Locality - Madagascar Size – 79 x 49 x 28mm Weight – 172g
This amethyst is an unusual specimen with two large termination points protruding from a matrix surrounded by dozens of clustered, small, tooth-like crystals. The larger points are pale lilac in colour with a lustrous shine and have unique elestial features whilst those surrounding are clearer and stained brick red with natural hematite.
About Amethyst & Quartz
Amethyst is the purple variety of quartz, coloured so by iron impurities or natural radiation exposure. It is formed in silica-rich liquids deposited in gas cavities of lava that occur in crystalline masses and is often found in geodes.
Quartz is the most common mineral found on the surface of the Earth, occurring in virtually every locality. Pure crystals are colourless, transparent and hard, though many are coloured by natural processes such as irradiation or by the presence of certain elements within them. These coloured varieties include the popular gemstones amethyst, purple quartz, and citrine, yellow quartz. Some quartz crystals have unique inclusions of minerals that have grown within them, such as golden rutile, tourmaline or chlorite, and others may show silvery reflective internal veils and bright rainbows. Whilst the majority of quartz is created from molten magma that has cooled and crystallised, much quartz also chemically precipitates from hot hydrothermal veins. Well-formed crystals deep within the Earth can reach colossal sizes, with some measuring several meters in length and weighing hundreds of kilograms.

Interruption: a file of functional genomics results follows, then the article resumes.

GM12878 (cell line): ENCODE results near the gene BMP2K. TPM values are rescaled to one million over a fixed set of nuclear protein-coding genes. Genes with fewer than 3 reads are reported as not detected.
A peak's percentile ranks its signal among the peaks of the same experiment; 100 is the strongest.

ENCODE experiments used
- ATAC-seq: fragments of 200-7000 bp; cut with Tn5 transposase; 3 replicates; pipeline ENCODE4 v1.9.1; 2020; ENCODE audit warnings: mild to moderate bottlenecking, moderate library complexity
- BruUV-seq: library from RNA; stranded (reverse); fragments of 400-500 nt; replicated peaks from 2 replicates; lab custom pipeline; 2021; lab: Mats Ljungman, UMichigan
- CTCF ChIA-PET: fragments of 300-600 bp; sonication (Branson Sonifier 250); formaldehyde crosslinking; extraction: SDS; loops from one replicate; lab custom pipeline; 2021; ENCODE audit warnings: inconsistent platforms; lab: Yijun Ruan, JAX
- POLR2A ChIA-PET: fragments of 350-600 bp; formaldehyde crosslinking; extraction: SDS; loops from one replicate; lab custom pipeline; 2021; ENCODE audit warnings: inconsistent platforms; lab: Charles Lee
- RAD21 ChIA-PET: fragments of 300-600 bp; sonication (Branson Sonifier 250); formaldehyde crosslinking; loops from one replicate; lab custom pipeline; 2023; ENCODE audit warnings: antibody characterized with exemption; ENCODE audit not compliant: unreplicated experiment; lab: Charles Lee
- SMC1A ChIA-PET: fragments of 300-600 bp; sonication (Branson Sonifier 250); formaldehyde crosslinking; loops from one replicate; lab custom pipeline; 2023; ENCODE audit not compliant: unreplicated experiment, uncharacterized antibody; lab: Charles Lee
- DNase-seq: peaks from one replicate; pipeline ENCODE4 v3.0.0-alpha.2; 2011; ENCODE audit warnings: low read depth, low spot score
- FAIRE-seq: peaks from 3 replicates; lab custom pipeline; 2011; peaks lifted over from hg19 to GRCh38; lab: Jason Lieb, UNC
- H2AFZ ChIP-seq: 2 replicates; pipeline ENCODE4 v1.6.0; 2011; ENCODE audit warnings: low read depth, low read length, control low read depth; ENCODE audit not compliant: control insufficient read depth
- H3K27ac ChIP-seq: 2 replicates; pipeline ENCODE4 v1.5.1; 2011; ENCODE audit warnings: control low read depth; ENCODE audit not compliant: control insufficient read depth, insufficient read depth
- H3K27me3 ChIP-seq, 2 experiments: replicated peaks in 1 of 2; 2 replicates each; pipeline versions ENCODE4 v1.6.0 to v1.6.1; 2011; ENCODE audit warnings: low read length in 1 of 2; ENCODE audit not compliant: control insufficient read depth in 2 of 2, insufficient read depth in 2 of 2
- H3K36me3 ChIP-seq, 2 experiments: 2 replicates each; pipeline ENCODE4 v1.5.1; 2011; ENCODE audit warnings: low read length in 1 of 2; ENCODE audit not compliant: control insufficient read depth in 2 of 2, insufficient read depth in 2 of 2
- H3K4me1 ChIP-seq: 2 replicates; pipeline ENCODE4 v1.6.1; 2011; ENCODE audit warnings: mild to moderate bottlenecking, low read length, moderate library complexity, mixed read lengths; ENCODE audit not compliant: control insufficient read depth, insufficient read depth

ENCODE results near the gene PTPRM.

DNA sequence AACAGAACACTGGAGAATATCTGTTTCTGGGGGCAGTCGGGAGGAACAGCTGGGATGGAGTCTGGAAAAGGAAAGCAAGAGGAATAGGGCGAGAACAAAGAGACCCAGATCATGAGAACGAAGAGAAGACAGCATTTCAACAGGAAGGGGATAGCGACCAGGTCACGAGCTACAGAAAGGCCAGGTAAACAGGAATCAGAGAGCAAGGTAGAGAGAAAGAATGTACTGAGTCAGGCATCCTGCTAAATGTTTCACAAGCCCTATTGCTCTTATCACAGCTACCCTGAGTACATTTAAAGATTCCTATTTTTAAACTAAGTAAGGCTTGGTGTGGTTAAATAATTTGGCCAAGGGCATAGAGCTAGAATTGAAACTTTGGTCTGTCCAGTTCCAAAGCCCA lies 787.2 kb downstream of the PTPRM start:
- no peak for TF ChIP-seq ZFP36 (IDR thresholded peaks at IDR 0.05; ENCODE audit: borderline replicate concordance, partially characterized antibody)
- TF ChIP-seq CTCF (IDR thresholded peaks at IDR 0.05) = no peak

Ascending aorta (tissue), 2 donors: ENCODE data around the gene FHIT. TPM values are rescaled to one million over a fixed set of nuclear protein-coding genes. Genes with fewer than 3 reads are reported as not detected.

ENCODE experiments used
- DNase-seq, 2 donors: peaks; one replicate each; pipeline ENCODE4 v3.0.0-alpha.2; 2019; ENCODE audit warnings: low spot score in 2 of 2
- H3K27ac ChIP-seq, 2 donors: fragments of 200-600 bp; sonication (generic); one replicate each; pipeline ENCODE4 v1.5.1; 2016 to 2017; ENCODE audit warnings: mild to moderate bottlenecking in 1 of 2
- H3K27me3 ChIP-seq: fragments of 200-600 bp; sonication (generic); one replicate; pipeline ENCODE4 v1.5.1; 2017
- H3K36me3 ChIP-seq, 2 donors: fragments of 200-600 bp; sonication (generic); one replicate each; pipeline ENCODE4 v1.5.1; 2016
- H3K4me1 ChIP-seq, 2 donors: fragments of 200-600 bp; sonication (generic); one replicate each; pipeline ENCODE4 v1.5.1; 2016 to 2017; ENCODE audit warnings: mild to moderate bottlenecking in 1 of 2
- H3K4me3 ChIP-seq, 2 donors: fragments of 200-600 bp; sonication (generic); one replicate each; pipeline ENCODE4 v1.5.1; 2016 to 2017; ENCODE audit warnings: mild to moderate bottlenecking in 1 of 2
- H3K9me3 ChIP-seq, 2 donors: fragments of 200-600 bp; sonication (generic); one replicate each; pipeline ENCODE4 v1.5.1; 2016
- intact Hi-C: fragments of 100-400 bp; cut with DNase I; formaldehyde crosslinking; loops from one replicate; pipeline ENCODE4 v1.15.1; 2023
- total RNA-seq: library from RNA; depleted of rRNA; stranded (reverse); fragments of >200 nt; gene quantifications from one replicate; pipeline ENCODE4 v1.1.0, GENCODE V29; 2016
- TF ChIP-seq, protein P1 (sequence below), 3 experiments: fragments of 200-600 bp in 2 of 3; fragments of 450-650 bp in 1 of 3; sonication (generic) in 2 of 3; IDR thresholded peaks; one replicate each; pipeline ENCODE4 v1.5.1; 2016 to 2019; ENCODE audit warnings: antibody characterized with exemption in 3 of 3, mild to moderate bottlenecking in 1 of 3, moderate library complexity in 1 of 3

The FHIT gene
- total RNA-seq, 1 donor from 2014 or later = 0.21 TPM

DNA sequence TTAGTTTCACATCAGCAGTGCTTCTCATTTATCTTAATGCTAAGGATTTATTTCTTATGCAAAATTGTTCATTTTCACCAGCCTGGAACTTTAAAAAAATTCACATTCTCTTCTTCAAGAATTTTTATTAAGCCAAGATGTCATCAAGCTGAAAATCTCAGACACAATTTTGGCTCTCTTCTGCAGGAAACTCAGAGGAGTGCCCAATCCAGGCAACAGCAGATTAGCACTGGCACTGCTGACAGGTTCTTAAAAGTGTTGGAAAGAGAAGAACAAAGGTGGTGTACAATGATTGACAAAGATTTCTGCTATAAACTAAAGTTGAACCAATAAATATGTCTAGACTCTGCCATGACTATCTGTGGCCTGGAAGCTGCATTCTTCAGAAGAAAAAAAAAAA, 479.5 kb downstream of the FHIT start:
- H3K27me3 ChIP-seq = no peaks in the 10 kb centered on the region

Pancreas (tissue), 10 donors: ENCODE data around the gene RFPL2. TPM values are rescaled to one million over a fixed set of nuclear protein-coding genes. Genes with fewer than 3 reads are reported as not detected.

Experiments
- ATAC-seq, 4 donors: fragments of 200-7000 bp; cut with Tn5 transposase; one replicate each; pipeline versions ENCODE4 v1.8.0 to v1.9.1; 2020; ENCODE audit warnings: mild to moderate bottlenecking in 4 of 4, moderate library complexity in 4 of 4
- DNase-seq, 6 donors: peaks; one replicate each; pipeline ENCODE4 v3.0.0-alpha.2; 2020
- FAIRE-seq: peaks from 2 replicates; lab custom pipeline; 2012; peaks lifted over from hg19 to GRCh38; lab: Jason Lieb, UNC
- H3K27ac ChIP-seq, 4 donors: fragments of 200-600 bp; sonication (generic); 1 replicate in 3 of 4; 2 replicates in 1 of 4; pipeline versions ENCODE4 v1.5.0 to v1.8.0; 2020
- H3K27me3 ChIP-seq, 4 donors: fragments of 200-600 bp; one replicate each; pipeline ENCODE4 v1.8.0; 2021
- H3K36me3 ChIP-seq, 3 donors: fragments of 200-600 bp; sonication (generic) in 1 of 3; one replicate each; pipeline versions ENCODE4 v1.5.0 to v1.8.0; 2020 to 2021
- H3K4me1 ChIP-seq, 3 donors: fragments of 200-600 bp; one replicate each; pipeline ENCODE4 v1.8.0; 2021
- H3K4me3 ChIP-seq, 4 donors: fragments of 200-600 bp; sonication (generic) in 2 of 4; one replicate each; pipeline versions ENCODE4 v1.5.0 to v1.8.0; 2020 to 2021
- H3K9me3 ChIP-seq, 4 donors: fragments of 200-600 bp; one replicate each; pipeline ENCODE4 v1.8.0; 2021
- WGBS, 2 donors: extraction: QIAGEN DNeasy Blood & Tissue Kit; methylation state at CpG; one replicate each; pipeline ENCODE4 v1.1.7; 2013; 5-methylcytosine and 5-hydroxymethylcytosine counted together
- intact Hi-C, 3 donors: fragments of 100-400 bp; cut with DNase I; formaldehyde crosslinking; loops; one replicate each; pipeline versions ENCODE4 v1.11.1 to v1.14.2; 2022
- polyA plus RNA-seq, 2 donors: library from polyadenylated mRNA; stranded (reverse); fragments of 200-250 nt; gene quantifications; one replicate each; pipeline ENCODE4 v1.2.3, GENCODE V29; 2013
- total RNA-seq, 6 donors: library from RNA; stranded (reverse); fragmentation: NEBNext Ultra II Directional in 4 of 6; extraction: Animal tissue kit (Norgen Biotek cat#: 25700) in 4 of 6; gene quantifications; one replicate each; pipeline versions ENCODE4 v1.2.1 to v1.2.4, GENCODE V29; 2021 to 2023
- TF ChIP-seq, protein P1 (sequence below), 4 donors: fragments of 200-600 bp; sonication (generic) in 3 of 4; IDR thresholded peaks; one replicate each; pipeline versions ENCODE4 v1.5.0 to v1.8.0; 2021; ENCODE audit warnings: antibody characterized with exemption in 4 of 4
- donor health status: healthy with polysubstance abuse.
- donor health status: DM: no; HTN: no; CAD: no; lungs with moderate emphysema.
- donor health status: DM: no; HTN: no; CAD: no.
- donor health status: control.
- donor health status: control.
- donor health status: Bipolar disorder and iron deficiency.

Amethyst in History
Amethysts use in jewellery can be traced back as far as the Neolothic period – approximately 4000BC – and samples of this gem set into gold rings have been uncovered from burial sites dating back to 2400BC. The name 'amethyst' derives from the Greek 'Amethystos', meaning 'non to intoxicate', as it was believed to prevent drunkenness. In ancient Greece, wealthy lords who wished to stay sober in social events were said to have drinking glasses carved from amethyst so that the dark purple hue of the gem would disguise the colour of water and make it appear to be wine. Similarly, it was also believed then that to save a drunkard from delirium you could mix crushed amethyst into their drink.
In a legend from Greek mythology, Dionysus, the god of intoxication, pronounced his love to a beautiful you maiden named Amethystos who refused his advances. Enraged at her refusal, Dionysus let loose ferocious tigers upon her as she set out to pray to the goddess Diana. Before they could reach her, Diana transformed Amethystos into a statue of pure quartz so that the tigers could not harm her. Horrified and regretful at his attempt to hurt her, Dionysus wept tears of wine over the statue she had become, staining the clear quartz purple, thus creating the gem amethyst.
The deep purple colour in some amethyst specimens may slowly fade if in prolonged exposure to direct sunlight, and whilst this change is very gradual, it is recommended to keep it out of sunlight if you wish it to retain its colours for years to come. Care for your crystals well, and these natural treasures can last a lifetime (and more)!